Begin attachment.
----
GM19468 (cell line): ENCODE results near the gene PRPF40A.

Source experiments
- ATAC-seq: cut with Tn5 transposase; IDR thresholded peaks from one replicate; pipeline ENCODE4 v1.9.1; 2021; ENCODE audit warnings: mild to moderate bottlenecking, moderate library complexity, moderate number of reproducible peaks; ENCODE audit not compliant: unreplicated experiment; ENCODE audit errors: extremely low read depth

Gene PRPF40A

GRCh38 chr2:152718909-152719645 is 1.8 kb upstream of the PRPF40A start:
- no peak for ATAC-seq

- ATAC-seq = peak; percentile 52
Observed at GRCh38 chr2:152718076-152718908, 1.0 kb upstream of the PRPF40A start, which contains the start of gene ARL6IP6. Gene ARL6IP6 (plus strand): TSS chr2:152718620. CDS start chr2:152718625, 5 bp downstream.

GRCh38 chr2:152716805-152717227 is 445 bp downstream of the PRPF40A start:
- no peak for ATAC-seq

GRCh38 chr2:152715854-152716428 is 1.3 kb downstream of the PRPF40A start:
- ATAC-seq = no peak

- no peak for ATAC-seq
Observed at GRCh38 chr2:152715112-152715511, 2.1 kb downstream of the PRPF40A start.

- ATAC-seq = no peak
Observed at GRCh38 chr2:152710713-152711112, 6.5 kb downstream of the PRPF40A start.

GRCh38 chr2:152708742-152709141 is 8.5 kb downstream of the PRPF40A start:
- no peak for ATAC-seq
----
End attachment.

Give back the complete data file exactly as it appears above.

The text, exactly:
GM19468 (cell line): ENCODE results near the gene PRPF40A.

Source experiments
- ATAC-seq: cut with Tn5 transposase; IDR thresholded peaks from one replicate; pipeline ENCODE4 v1.9.1; 2021; ENCODE audit warnings: mild to moderate bottlenecking, moderate library complexity, moderate number of reproducible peaks; ENCODE audit not compliant: unreplicated experiment; ENCODE audit errors: extremely low read depth

Gene PRPF40A

GRCh38 chr2:152718909-152719645 is 1.8 kb upstream of the PRPF40A start:
- no peak for ATAC-seq

- ATAC-seq = peak; percentile 52
Observed at GRCh38 chr2:152718076-152718908, 1.0 kb upstream of the PRPF40A start, which contains the start of gene ARL6IP6. Gene ARL6IP6 (plus strand): TSS chr2:152718620. CDS start chr2:152718625, 5 bp downstream.

GRCh38 chr2:152716805-152717227 is 445 bp downstream of the PRPF40A start:
- no peak for ATAC-seq

GRCh38 chr2:152715854-152716428 is 1.3 kb downstream of the PRPF40A start:
- ATAC-seq = no peak

- no peak for ATAC-seq
Observed at GRCh38 chr2:152715112-152715511, 2.1 kb downstream of the PRPF40A start.

- ATAC-seq = no peak
Observed at GRCh38 chr2:152710713-152711112, 6.5 kb downstream of the PRPF40A start.

GRCh38 chr2:152708742-152709141 is 8.5 kb downstream of the PRPF40A start:
- no peak for ATAC-seq